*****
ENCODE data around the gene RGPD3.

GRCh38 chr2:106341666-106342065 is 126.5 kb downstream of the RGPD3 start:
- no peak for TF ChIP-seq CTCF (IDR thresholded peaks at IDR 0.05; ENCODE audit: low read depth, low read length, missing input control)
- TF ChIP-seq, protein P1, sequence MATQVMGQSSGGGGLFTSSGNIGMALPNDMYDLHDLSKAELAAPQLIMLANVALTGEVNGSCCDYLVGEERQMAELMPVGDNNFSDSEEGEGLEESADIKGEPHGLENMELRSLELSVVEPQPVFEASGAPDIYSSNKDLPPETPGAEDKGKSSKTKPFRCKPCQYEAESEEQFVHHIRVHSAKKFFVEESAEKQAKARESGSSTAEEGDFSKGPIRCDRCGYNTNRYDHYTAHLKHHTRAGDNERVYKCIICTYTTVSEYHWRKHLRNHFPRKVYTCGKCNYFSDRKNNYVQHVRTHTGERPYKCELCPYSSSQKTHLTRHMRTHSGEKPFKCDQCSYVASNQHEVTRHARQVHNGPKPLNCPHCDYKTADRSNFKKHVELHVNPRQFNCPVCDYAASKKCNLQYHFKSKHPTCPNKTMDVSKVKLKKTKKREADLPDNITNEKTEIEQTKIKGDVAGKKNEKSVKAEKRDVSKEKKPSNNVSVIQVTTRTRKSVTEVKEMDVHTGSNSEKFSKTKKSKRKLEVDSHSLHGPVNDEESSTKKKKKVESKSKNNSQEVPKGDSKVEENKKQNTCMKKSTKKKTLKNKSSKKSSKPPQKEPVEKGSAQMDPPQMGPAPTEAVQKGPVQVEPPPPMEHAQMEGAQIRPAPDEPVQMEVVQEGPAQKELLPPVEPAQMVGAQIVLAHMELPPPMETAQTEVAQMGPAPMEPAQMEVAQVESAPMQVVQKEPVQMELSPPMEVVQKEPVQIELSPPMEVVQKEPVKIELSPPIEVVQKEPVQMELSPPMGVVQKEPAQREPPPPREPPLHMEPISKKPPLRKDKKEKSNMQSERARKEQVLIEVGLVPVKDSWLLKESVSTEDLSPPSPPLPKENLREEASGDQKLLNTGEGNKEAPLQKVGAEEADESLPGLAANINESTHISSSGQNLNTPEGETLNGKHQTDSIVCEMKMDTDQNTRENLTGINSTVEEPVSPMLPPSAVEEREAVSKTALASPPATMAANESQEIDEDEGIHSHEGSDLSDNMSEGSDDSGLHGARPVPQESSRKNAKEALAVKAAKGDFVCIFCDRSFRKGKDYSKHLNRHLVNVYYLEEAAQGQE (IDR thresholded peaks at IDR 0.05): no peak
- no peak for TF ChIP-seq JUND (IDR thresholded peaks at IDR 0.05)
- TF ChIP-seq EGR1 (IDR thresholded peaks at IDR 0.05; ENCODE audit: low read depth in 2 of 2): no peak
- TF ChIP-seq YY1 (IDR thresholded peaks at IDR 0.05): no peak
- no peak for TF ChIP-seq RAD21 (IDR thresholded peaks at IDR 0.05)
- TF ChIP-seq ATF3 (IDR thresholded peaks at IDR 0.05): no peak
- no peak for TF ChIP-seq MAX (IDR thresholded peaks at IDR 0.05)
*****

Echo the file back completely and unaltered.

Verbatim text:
ENCODE data around the gene RGPD3.

GRCh38 chr2:106341666-106342065 is 126.5 kb downstream of the RGPD3 start:
- no peak for TF ChIP-seq CTCF (IDR thresholded peaks at IDR 0.05; ENCODE audit: low read depth, low read length, missing input control)
- TF ChIP-seq, protein P1, sequence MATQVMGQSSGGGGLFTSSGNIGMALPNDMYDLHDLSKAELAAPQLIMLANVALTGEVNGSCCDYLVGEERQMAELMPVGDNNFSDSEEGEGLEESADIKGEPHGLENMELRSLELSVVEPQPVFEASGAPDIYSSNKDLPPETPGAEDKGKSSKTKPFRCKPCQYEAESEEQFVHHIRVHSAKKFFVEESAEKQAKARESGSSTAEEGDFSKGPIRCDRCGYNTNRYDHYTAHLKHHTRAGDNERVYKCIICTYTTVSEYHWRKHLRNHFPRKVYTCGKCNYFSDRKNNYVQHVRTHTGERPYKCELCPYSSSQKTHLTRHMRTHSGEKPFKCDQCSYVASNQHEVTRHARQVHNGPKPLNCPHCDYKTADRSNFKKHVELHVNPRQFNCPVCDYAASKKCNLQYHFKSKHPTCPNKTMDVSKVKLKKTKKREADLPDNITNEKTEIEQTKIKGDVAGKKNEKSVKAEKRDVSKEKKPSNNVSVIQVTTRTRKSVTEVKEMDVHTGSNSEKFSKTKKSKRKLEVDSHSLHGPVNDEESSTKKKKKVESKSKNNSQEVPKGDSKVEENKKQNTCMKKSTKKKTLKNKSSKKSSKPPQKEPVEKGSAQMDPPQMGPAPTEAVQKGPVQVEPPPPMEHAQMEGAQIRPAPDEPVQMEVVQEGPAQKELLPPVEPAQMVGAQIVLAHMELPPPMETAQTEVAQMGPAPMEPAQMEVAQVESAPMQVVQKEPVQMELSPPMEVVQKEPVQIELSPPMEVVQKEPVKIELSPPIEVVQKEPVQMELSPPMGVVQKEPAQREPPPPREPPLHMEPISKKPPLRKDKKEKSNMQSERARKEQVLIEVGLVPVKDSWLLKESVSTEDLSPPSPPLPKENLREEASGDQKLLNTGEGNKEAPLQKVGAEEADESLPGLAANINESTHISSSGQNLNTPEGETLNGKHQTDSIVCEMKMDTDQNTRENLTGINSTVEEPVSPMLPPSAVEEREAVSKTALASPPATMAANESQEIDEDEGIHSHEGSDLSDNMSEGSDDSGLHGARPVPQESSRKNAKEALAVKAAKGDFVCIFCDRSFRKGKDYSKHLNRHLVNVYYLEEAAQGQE (IDR thresholded peaks at IDR 0.05): no peak
- no peak for TF ChIP-seq JUND (IDR thresholded peaks at IDR 0.05)
- TF ChIP-seq EGR1 (IDR thresholded peaks at IDR 0.05; ENCODE audit: low read depth in 2 of 2): no peak
- TF ChIP-seq YY1 (IDR thresholded peaks at IDR 0.05): no peak
- no peak for TF ChIP-seq RAD21 (IDR thresholded peaks at IDR 0.05)
- TF ChIP-seq ATF3 (IDR thresholded peaks at IDR 0.05): no peak
- no peak for TF ChIP-seq MAX (IDR thresholded peaks at IDR 0.05)